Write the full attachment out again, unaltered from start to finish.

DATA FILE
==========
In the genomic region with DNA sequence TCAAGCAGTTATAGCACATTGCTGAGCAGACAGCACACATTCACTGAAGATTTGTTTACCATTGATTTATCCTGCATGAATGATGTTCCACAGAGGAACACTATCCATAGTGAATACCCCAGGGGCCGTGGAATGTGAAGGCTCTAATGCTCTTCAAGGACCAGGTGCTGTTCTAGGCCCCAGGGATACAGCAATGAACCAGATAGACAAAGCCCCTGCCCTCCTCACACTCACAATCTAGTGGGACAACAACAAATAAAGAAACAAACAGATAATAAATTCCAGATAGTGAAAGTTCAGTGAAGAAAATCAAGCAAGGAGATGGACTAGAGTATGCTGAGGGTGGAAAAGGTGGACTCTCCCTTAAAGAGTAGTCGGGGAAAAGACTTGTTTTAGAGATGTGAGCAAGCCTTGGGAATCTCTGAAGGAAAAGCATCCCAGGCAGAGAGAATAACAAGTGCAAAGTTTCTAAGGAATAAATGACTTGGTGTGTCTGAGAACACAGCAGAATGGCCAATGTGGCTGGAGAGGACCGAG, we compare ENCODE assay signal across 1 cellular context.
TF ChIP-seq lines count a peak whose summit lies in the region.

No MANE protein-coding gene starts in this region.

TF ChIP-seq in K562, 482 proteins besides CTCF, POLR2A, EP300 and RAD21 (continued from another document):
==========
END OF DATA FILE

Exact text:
In the genomic region with DNA sequence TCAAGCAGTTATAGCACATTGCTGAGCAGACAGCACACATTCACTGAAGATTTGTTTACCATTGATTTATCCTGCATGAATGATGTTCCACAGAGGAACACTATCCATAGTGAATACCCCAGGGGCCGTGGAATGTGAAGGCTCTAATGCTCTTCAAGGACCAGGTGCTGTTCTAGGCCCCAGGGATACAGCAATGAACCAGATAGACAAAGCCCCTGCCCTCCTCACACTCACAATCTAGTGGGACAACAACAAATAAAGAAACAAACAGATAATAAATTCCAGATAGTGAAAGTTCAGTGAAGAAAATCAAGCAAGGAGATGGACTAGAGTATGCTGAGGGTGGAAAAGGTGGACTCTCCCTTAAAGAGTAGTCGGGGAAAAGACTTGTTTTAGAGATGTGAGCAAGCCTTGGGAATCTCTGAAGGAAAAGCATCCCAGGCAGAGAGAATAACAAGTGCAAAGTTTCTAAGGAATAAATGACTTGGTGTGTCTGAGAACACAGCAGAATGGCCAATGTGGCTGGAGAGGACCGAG, we compare ENCODE assay signal across 1 cellular context.
TF ChIP-seq lines count a peak whose summit lies in the region.

No MANE protein-coding gene starts in this region.

TF ChIP-seq in K562, 482 proteins besides CTCF, POLR2A, EP300 and RAD21 (continued from another document):